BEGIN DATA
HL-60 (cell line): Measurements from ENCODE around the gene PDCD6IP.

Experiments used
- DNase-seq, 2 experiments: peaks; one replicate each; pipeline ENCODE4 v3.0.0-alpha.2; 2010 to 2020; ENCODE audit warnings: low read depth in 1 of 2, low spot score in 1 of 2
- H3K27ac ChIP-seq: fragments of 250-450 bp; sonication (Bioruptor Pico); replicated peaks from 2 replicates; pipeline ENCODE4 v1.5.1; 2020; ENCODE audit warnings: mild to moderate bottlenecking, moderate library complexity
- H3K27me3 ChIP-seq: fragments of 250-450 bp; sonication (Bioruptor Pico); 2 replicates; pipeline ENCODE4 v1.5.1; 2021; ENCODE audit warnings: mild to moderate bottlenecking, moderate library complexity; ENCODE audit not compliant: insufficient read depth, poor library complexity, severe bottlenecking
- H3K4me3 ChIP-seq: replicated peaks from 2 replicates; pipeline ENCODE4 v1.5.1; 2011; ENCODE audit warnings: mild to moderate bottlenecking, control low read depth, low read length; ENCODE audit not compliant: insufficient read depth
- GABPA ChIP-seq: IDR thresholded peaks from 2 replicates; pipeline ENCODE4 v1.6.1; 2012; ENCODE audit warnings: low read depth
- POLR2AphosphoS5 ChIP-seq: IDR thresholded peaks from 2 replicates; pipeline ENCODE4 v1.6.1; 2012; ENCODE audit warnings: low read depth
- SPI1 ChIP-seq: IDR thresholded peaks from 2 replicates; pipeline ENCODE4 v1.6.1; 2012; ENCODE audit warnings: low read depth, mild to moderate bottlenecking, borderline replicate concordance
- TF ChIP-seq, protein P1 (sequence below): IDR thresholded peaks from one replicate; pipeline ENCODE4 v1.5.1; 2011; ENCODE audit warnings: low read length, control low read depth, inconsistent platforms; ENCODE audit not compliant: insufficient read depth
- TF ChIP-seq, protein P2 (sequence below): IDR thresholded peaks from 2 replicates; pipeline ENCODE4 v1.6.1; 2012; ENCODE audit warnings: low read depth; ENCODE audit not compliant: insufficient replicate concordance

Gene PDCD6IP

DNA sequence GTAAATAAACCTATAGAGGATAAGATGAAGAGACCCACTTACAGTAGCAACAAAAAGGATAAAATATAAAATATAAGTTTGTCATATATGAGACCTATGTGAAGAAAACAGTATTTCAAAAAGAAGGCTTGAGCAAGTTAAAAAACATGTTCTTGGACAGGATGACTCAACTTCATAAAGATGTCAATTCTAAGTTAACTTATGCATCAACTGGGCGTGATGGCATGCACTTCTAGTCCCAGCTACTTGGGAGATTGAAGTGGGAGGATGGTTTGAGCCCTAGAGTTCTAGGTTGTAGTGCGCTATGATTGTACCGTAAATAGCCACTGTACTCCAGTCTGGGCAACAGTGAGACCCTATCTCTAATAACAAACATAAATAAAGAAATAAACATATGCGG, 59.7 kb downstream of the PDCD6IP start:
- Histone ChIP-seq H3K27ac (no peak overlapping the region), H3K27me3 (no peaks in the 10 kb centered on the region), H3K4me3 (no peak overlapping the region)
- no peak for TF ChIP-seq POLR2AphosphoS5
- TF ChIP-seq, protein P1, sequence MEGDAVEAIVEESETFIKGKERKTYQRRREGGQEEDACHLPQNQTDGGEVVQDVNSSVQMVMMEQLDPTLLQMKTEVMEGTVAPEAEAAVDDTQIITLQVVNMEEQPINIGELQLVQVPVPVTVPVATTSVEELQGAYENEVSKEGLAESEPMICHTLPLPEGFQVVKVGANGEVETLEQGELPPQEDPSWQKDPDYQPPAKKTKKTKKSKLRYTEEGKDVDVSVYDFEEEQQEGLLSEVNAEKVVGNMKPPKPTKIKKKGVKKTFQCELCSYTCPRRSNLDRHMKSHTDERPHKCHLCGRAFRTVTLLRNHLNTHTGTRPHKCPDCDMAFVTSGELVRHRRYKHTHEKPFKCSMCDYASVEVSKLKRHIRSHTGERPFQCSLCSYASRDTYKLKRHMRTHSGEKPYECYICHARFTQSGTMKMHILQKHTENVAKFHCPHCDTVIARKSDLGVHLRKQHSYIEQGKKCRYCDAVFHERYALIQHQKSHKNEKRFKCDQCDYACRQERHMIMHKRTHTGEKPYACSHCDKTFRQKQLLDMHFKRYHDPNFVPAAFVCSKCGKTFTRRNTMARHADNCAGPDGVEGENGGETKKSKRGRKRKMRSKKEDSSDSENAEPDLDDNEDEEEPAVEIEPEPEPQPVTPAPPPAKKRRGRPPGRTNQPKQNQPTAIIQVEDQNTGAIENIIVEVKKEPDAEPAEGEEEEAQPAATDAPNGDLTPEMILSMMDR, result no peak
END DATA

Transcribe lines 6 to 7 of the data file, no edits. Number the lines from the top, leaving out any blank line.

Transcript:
- H3K4me3 ChIP-seq: replicated peaks from 2 replicates; pipeline ENCODE4 v1.5.1; 2011; ENCODE audit warnings: mild to moderate bottlenecking, control low read depth, low read length; ENCODE audit not compliant: insufficient read depth
- GABPA ChIP-seq: IDR thresholded peaks from 2 replicates; pipeline ENCODE4 v1.6.1; 2012; ENCODE audit warnings: low read depth